Category Archives: art

Glitter and Be Gay: Art in Newburgh, New York

McCorkle, Dividing Plant Cell at Anaphase

The word came to us from Rome. No, not that one, but rather Rome, Georgia. Mery Lynn McCorkle, an artist who resides there presently, alerted us to an exhibit at Ann Street Gallery, in Newburgh, New York.

I’ve been wanting to see McCorkle’s work “up close and personal” ever since I first became aware of it. I mean, how does she paint with glitter? Along with, what the heck is she doing in Rome, Georgia? (I’ve actually visited there, in an earlier incarnation—and come to think of it, a marvelous soprano, Jamie Barton, hails from there as well.) But still. Here’s a video that will explain it all to you.

McCorkle’s work was part of a group exhibit, Interaction of Colour. As the gallery explained, the exhibit “looks at the various ways that contemporary artists make use of color in their work.”

Included in Interaction of Colour are over forty works by fifteen artists: paintings, drawings, sculptures and installation works. Each artist’s work chosen for its expressive and chromatic qualities, as well as, for being visually stimulating. These qualities combined, help to drawn the viewer in and create the opportunity for an even greater appreciation of color’s symbolic, cultural and historical meanings.

Virginia Walsh’s curation (Walsh shown here with artist Judy Thomas) is to be credited with collecting together an astonishing array of creative approaches, allowing each work full, individual expression at one and the same time as they engage in reverberant conversation. In addition to McCorkle’s works in glitter and acrylic on rag paper,

Schmitt, Light as a Feather

Conny Schmitt used vintage book paper for her collages and assemblage,

Christensen, Detail

Hilary Christensen “painted” vivid landscapes out of meticulously arranged plastic buttons and toys,

Emmerson, detail

and Susan Emmerson transformed Tyvek with acrylics.

Thomas, Cadence

Judy Thomas’s two works hung in vibrant loops, one filling an entire gallery. The stated materials were pex and nylon/lycra, but that hardly told the story. Thomas came in to the gallery while we were there, so I asked about the materials she used, and what a story it was! It all started, as I recall it, with trying to find a sort of container for others of her creations, and she came up with women’s tights—because they stretch two ways. Who knew? Thomas, an irresistible force of nature who hails from Osceola, Iowa, invited us to her studio, regaling us with a local tour and stories about her works along the way.

I have been through Osceola in another earlier incarnation, and it turns out she and McCorkle crossed paths while both were in Brooklyn, so the dots among us all connected in all sorts of scintillating—or should I say glittery, coiling—ways.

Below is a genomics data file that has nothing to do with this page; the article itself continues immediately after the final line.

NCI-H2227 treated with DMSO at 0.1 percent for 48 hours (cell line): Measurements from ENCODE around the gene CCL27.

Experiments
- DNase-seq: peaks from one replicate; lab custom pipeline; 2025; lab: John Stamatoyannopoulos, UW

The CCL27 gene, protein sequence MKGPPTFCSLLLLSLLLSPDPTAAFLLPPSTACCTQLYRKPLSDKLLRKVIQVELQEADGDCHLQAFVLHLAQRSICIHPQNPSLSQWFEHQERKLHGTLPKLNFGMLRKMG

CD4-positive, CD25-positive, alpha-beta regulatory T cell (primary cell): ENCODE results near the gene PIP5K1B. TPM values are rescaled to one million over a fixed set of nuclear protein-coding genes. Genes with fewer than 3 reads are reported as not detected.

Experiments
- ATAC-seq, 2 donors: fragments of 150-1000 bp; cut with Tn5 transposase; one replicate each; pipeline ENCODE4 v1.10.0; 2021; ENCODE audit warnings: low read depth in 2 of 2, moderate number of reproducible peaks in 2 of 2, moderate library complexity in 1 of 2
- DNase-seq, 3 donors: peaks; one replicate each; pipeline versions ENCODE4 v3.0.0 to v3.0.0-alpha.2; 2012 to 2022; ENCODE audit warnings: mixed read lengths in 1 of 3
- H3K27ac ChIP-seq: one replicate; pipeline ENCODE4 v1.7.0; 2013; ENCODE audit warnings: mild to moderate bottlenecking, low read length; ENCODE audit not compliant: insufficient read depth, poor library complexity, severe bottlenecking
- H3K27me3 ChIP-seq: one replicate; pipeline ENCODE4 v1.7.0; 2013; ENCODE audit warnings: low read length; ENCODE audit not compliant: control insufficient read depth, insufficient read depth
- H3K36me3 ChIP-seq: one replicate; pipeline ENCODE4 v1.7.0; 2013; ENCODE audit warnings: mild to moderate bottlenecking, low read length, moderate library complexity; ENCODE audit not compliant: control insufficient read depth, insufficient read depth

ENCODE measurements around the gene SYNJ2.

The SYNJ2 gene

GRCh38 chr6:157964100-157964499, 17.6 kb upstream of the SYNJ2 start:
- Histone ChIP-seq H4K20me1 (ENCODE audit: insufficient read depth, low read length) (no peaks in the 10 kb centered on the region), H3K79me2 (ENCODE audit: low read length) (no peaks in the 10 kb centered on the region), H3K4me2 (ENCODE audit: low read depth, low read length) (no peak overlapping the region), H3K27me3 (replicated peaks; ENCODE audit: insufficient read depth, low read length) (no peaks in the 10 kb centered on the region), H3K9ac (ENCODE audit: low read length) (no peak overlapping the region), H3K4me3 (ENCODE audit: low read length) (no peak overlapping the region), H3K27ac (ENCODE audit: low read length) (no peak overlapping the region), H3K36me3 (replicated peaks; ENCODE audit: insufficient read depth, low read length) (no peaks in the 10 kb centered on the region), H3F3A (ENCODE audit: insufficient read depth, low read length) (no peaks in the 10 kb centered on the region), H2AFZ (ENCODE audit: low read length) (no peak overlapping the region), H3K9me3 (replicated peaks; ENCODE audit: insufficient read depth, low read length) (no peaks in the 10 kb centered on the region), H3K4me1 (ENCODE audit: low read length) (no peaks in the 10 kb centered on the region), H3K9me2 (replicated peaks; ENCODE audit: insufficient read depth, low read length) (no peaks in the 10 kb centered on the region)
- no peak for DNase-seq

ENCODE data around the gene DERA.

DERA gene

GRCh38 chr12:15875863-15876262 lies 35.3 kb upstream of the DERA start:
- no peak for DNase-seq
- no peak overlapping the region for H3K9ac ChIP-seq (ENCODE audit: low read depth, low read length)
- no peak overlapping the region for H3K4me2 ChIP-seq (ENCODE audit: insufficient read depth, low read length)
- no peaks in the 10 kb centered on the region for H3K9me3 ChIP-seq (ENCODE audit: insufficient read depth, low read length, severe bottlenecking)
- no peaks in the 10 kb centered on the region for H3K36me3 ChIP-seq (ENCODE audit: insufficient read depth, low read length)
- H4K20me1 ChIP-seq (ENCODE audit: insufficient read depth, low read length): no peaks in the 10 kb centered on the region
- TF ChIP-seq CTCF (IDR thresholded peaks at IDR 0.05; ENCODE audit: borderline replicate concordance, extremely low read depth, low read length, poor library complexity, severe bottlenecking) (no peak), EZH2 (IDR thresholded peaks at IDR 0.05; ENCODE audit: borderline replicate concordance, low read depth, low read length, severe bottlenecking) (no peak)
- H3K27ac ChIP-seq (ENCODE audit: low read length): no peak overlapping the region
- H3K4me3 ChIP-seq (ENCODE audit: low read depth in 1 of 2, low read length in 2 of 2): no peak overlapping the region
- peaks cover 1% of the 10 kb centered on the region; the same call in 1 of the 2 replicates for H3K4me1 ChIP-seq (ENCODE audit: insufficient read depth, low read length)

The exhibit is on view through October 14. If you’re not able to get there “live,” there are several samples of the works on exhibit on line here. For information on Dmitri Kasterine and his photographs of Newburgh (included in the slideshow), click here.

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Listening List

Leonard Bernstein, Overture to Candide



Leonard Bernstein, Glitter and Be Gay, from Candide, sung by Barbara Cook


Credits: The sources for the quotations may be found at the links in the text. The photographs, as always on the blog unless otherwise indicated, are mine.

An Operatic Apocalypse: The Drumf and the Rhinegold at Turn Park Art Space

Yesterday we took a day trip to West Stockbridge, Massachusetts, lured by the chance to hear two of our favorite singers, Lucy Dhegrae and Ariadne Greif. Well, OK, also, we’d missed earlier performances of The Drumf and the Rhinegold, and it was way past time to make up for that cultural lack. Continue reading

In an English Plague Village

Eyam Hall (from back garden)

Our book on the Peak District in England’s Midlands says of Eyam that “it will forever be known as the ‘plague village.’” As the story goes, the plague arrived in Eyam in 1665

In the house now known as the Plague Cottage . . . then occupied by a travelling tailor, who inadvertently introduced the plague to Eyam in a parcel of flea-infested cloth from London. The rector of Eyam, William Mompesson, persuaded most of the inhabitants to stay and seal off the village, even though many died from the disease. . . . [Simon Kirwan, Peak District Villages, pp. 44-45] Continue reading

In Sicilia: Imagination Unbound

Museo Regionale d’Arte Moderna e Contemporanea Belmonte-Riso, internal courtyard

Imagination encircles the world.
Albert Einstein

On our return trip from Siracusa to Palermo, we could see, off in the distance, a great flat-topped mountain, covered with snow. When, later, we consulted our map, we realized it must have been Mt. Etna. Continue reading

In Sicilia: First Days in Siracusa

Cattedrale di Siracusa

As we’d decided not to rent a car, we traveled cross-island to Siracusa via a big, comfortable bus. In Siracusa, we were once again lucky in our lodgings: a light-filled apartment with views of the Ortigia Harbor. First on our list was on-foot exploration, with the sole required stops to see the Burial of St. Lucy, by Caravaggio (1571-1610), and to visit the local market. Continue reading